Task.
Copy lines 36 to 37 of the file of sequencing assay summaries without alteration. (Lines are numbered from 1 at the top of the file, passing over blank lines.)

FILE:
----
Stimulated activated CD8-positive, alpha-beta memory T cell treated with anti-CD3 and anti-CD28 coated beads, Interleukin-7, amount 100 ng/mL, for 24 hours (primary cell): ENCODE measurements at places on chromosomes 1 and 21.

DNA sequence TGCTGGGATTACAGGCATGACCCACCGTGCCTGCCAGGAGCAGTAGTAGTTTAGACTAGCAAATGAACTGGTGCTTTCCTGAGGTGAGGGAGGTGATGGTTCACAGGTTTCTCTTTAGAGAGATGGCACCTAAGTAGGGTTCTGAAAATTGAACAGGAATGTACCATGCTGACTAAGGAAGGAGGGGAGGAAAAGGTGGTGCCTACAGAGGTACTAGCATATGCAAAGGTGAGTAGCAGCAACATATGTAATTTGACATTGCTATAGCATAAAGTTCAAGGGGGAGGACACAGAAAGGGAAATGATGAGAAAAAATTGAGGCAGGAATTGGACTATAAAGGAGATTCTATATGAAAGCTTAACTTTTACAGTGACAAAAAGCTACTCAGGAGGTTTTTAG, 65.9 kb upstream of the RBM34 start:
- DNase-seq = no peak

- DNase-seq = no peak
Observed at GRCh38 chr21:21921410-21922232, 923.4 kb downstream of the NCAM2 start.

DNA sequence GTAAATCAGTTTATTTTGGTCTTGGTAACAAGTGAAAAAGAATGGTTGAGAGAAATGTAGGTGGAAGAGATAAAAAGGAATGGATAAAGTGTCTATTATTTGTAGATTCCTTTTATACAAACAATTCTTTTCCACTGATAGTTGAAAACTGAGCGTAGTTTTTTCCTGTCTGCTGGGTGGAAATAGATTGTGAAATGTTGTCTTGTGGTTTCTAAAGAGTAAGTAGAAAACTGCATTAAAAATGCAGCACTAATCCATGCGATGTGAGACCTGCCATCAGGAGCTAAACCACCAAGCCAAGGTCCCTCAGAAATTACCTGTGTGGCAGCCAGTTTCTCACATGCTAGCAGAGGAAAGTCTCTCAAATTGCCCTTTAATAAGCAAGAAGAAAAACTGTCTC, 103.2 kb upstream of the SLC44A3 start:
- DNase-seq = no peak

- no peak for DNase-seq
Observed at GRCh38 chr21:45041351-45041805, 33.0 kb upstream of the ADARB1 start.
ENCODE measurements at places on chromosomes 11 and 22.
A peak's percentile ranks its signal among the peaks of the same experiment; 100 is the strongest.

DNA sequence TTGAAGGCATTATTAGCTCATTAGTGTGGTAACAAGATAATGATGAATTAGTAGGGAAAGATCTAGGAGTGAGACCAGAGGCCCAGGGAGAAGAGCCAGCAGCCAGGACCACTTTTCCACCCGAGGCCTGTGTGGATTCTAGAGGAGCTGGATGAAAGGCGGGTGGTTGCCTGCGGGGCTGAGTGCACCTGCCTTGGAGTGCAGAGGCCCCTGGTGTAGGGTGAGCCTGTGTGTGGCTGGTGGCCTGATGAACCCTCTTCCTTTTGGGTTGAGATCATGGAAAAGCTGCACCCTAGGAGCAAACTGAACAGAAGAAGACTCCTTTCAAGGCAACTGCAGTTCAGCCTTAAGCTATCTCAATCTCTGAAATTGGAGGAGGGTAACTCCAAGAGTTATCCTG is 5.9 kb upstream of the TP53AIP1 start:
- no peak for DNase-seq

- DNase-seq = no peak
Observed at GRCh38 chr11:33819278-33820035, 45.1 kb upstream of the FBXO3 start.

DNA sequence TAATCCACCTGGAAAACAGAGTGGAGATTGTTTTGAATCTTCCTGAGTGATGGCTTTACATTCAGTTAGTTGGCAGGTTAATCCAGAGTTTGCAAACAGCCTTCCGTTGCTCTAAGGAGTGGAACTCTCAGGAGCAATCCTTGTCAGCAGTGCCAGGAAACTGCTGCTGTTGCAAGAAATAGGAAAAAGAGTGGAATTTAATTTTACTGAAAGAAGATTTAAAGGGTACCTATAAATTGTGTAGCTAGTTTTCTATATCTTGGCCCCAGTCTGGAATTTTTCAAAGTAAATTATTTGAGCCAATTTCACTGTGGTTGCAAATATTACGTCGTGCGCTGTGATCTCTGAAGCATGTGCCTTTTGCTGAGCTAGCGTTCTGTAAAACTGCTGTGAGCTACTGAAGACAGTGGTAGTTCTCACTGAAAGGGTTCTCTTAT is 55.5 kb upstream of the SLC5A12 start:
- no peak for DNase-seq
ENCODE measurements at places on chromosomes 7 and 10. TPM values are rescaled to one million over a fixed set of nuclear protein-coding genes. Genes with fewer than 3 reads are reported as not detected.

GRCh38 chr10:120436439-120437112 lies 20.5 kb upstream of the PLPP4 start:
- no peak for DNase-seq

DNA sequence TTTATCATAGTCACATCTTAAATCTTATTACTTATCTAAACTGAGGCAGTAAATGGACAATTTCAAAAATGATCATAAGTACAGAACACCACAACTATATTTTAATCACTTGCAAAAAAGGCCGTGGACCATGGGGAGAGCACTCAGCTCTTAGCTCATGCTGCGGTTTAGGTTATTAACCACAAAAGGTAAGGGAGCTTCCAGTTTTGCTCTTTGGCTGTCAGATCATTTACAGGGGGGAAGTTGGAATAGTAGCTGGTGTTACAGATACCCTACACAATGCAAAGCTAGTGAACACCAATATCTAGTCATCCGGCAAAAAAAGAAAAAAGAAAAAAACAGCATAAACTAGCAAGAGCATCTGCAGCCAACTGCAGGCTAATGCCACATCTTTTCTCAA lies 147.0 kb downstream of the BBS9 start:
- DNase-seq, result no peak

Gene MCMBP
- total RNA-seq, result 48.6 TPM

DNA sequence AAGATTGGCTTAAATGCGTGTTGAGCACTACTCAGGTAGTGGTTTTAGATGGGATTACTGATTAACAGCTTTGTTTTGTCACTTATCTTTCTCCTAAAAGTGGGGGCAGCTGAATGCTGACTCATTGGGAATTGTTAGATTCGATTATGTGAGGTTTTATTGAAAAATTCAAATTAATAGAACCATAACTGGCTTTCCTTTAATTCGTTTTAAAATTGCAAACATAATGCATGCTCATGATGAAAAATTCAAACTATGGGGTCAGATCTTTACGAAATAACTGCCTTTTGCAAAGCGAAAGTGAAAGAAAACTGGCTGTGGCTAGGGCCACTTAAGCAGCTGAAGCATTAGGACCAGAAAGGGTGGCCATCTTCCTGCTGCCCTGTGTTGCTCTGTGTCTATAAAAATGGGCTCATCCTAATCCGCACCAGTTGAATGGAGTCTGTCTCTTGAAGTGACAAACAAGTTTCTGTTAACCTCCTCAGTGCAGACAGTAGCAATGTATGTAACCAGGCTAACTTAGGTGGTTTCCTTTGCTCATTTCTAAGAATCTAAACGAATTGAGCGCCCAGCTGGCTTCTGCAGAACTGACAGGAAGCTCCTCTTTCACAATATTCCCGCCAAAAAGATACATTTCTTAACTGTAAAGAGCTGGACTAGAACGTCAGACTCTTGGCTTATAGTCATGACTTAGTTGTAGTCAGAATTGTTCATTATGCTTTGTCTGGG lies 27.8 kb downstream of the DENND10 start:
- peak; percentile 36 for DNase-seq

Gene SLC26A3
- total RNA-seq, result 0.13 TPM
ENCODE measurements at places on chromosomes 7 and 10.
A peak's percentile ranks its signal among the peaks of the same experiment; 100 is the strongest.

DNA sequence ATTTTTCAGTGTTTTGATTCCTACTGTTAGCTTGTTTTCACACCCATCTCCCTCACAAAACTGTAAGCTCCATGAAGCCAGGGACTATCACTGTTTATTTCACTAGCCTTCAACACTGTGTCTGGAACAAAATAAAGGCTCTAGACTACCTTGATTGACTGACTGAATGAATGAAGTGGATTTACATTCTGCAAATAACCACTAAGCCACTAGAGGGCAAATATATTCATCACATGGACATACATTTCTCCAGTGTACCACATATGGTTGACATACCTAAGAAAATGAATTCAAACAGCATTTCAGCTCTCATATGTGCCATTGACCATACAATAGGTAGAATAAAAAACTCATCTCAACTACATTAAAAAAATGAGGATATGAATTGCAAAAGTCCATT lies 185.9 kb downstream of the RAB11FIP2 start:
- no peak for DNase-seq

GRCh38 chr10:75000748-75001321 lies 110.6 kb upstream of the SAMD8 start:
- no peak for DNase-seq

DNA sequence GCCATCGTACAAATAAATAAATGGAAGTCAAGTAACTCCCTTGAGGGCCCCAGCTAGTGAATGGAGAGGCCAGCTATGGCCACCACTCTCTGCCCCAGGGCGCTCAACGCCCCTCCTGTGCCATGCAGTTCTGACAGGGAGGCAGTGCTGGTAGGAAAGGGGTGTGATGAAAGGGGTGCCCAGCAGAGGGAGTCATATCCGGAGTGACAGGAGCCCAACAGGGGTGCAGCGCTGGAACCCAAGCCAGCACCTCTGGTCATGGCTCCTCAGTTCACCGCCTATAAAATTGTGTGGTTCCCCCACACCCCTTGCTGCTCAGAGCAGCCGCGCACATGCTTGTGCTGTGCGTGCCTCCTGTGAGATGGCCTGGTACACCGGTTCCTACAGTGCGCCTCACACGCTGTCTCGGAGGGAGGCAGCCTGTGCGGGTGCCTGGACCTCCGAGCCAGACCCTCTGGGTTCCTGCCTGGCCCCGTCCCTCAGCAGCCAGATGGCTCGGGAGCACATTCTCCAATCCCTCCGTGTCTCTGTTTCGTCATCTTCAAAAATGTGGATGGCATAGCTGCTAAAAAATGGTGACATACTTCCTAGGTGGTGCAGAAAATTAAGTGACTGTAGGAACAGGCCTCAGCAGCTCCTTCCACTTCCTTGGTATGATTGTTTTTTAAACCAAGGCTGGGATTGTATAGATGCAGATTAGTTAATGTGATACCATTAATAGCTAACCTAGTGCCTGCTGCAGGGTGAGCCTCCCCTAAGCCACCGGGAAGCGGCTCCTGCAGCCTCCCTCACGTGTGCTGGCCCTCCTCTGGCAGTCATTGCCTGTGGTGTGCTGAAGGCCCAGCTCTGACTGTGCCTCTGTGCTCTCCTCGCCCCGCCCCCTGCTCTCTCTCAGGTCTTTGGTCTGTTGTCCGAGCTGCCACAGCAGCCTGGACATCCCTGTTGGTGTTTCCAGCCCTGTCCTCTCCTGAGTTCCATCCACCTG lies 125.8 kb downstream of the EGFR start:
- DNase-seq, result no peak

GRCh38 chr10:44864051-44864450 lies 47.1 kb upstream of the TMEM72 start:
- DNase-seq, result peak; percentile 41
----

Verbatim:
- DNase-seq, result no peak

GRCh38 chr10:44864051-44864450 lies 47.1 kb upstream of the TMEM72 start: